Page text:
>> manglers in the path before it get to the destination and not be able to
>> figure out which auth-res was which seems wildly out of proportion for
>> what the normal case is: 1 message mangler in the path before it arrives
>> at the receiver's domain. Just like this message right here. That's why
>> I asked how common that was, which was dismissed, but not answered.
> Note that this was exactly what we started with,
> X-Original-Authentication-Results
> and with Google's implementation signing that with X-Google-DKIM-Signature.
> Our version didn't just sign with DKIM-Signature because of the reasons
> already stated in this
> thread, that our understanding of how DKIM-Signature was being used made
> it a poor choice.
> Sorry, I didn't see that. Pointer?
> Our experience also showed that more than one hop is quite common in
> enterprise deployments,
> and those are also the places where the most complexity arises.  Others
> shared our experience
> as well.
> That's more than one modifying intermediary in *separate* administrative
> domains? Within your own administrative domain there shouldn't be an issue
> of trust since you can trust your own servers auth-res and that they are
> not maliciously trying to forge an auth-res for better treatment. and
> course it's best to stop a bad message as soon as possible in the mail
> pipeline if for no other reason than why waste the resources.
The administrative domain in practice tends to be per-vendor and
multi-tenant.  Ie, gsuite/gmail is on, various third party
anti-spam gateways also different, on-premise being also separate.  Passing
that trust between domains is one of the things that ARC can handle.

O365 does a better job than Gmail at this, since there you can set up third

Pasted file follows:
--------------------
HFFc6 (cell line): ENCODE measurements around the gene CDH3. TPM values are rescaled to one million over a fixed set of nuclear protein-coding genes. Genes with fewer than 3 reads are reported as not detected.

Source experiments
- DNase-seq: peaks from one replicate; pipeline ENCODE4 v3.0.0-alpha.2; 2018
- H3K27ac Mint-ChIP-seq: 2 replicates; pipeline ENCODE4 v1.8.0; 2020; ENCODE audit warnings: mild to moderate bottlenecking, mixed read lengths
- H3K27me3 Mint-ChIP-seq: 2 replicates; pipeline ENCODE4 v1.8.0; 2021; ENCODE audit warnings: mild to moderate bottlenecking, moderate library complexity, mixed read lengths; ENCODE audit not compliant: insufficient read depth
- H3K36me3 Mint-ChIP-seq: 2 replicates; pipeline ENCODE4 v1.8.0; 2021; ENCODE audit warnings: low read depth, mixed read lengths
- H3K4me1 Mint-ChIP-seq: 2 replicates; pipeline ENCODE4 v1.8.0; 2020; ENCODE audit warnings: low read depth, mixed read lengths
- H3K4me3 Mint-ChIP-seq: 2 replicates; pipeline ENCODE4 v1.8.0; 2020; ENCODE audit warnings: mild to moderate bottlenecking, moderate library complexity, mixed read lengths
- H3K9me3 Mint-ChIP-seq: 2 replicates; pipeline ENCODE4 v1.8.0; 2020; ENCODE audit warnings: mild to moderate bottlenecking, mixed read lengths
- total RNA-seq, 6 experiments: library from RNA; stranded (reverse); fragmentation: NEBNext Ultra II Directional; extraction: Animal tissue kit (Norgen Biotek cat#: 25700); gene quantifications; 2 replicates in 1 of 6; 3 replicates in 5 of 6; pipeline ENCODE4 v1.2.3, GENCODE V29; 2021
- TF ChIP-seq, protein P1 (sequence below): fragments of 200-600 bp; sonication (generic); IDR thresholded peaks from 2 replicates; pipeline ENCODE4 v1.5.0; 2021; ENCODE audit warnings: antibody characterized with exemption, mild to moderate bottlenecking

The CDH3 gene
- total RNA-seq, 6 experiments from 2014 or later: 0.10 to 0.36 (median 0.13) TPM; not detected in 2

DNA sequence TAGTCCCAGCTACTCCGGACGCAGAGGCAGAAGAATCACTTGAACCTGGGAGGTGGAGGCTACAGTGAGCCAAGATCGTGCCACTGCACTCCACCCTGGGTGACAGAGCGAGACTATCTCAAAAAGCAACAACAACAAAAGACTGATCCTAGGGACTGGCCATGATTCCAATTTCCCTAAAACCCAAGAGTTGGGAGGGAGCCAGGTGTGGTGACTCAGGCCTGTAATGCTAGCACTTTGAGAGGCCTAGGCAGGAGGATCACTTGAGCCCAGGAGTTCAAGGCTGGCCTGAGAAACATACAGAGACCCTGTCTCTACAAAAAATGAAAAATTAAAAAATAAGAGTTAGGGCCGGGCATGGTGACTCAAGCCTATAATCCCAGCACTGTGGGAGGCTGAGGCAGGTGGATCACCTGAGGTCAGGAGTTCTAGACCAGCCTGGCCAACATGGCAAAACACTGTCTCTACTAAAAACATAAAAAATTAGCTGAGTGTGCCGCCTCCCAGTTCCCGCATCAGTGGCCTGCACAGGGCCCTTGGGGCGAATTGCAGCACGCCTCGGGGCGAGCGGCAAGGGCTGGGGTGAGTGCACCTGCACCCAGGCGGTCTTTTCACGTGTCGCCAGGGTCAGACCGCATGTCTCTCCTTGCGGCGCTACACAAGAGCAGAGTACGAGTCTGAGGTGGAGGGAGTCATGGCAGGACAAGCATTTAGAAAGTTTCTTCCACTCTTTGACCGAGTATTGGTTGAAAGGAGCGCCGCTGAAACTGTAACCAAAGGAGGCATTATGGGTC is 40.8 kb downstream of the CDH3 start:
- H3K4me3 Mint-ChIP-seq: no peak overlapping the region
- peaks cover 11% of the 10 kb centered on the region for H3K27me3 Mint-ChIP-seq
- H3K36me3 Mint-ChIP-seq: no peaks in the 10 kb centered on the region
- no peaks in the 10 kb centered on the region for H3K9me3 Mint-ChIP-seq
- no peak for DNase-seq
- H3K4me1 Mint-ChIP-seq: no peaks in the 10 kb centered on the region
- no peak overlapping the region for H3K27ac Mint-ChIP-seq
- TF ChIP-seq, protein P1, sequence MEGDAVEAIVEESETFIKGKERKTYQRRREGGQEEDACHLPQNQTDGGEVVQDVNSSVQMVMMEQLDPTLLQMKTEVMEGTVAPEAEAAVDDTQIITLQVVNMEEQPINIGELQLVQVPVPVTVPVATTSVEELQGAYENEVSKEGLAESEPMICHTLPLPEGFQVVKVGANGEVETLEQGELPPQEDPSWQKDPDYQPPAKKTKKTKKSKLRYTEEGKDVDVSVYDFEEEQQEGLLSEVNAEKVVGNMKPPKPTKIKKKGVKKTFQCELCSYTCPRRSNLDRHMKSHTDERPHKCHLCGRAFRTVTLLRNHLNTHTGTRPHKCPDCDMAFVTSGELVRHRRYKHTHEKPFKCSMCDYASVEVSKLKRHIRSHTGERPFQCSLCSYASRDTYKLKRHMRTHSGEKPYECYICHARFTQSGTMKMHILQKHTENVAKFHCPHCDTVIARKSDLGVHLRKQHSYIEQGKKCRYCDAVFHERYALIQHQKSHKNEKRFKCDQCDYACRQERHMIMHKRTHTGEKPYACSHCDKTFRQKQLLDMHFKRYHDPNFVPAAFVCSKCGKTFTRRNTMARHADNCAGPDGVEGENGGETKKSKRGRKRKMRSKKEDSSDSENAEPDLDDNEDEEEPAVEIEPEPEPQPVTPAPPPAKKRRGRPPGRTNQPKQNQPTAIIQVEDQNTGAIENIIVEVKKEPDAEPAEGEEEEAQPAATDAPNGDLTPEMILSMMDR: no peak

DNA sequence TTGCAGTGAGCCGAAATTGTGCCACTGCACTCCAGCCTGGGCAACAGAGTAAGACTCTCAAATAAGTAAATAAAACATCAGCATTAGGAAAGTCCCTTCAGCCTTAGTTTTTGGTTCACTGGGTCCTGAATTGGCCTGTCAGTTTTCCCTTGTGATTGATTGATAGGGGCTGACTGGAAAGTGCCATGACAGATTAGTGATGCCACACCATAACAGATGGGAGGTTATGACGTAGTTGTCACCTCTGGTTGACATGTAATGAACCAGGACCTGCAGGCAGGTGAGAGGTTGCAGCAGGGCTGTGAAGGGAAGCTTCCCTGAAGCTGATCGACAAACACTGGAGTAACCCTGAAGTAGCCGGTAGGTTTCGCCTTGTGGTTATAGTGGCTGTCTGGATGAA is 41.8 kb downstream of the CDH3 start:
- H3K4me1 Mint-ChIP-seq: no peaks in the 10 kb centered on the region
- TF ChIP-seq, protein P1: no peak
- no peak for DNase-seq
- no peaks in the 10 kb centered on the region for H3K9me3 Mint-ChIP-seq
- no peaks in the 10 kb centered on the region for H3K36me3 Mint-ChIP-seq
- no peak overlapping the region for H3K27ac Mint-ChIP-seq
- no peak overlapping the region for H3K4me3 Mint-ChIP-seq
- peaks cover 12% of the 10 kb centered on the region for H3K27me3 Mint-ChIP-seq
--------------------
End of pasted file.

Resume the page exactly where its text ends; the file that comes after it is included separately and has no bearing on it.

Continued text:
parties to be called from within a particular customer more specifically
(like an API), you can do this with GSuite or ad-hoc MTAs, but it tends to
be more manual by chaining MTAs and there isn't as much of an auth
mechanism to use.

As for stopping bad messages early, there tends to be strong majority in
favor of that for malware, less so for spam where people want access from
their mailboxes to false positives.  Some products do have separate
administrative quarantine areas that can be checked by admins, but that's
also an extra burden for IT... some of which want that burden, and some
definitely don't.  Some quarantines can be self-administered by users, but
that's obviously a separate thing they have to check, whether that's worse
than a spam folder, *shrug*.

> You say that your message had 1 mangler in the path, but really you don't
> know that.  It is
> likely that some people on this list are on enterprise accounts who are
> behind mangling inbound
> gateways (rewriting urls to go through safety checking hops is common, for
> example).  Or maybe
> they are on with University accounts using exchange but forward their mail
> to a personal or department
> gmail account.
> Well sure, I'm sure it can happen but is it common enough to worry about?
> And I'm still not convinced that figuring out who signed what and which
> auth-res it belonged to is in insurmountable problem. for one, there are
> received headers which better not be getting out of order to help correlate
> with the messages' path through intermediary verifiers too.
So, we do have some Received header walking code, and allow admins to set
up the list of IPs that are considered "internal" (beyond private
addresses)... but O365 uses public IPs internally and
has a huge and unpublished ranges of them, making it nearly impossible for
admins to maintain a list.  Obviously we can all add code to handle
Microsoft specially... and whichever other ones come up.